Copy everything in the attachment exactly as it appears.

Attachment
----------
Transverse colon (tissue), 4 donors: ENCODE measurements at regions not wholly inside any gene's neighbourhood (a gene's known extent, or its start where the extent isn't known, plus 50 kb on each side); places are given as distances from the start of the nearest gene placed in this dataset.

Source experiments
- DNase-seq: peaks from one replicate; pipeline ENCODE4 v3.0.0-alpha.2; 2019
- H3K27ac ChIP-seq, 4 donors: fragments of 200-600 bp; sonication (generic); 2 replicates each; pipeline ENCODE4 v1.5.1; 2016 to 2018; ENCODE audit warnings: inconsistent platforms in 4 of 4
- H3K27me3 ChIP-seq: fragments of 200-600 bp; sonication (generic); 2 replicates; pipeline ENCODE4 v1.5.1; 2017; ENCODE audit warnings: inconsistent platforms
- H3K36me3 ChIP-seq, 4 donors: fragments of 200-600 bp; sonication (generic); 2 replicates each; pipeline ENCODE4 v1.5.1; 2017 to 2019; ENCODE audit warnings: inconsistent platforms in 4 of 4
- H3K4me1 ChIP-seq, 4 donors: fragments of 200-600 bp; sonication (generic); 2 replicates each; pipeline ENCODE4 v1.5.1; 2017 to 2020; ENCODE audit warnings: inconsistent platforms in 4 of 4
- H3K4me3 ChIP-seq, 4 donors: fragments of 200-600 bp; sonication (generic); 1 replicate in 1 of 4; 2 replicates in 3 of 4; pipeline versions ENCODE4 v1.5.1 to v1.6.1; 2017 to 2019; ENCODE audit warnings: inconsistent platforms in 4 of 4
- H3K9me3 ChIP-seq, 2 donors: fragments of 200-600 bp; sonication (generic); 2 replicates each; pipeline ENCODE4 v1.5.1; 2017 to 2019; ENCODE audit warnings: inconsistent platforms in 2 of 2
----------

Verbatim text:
Transverse colon (tissue), 4 donors: ENCODE measurements at regions not wholly inside any gene's neighbourhood (a gene's known extent, or its start where the extent isn't known, plus 50 kb on each side); places are given as distances from the start of the nearest gene placed in this dataset.

Source experiments
- DNase-seq: peaks from one replicate; pipeline ENCODE4 v3.0.0-alpha.2; 2019
- H3K27ac ChIP-seq, 4 donors: fragments of 200-600 bp; sonication (generic); 2 replicates each; pipeline ENCODE4 v1.5.1; 2016 to 2018; ENCODE audit warnings: inconsistent platforms in 4 of 4
- H3K27me3 ChIP-seq: fragments of 200-600 bp; sonication (generic); 2 replicates; pipeline ENCODE4 v1.5.1; 2017; ENCODE audit warnings: inconsistent platforms
- H3K36me3 ChIP-seq, 4 donors: fragments of 200-600 bp; sonication (generic); 2 replicates each; pipeline ENCODE4 v1.5.1; 2017 to 2019; ENCODE audit warnings: inconsistent platforms in 4 of 4
- H3K4me1 ChIP-seq, 4 donors: fragments of 200-600 bp; sonication (generic); 2 replicates each; pipeline ENCODE4 v1.5.1; 2017 to 2020; ENCODE audit warnings: inconsistent platforms in 4 of 4
- H3K4me3 ChIP-seq, 4 donors: fragments of 200-600 bp; sonication (generic); 1 replicate in 1 of 4; 2 replicates in 3 of 4; pipeline versions ENCODE4 v1.5.1 to v1.6.1; 2017 to 2019; ENCODE audit warnings: inconsistent platforms in 4 of 4
- H3K9me3 ChIP-seq, 2 donors: fragments of 200-600 bp; sonication (generic); 2 replicates each; pipeline ENCODE4 v1.5.1; 2017 to 2019; ENCODE audit warnings: inconsistent platforms in 2 of 2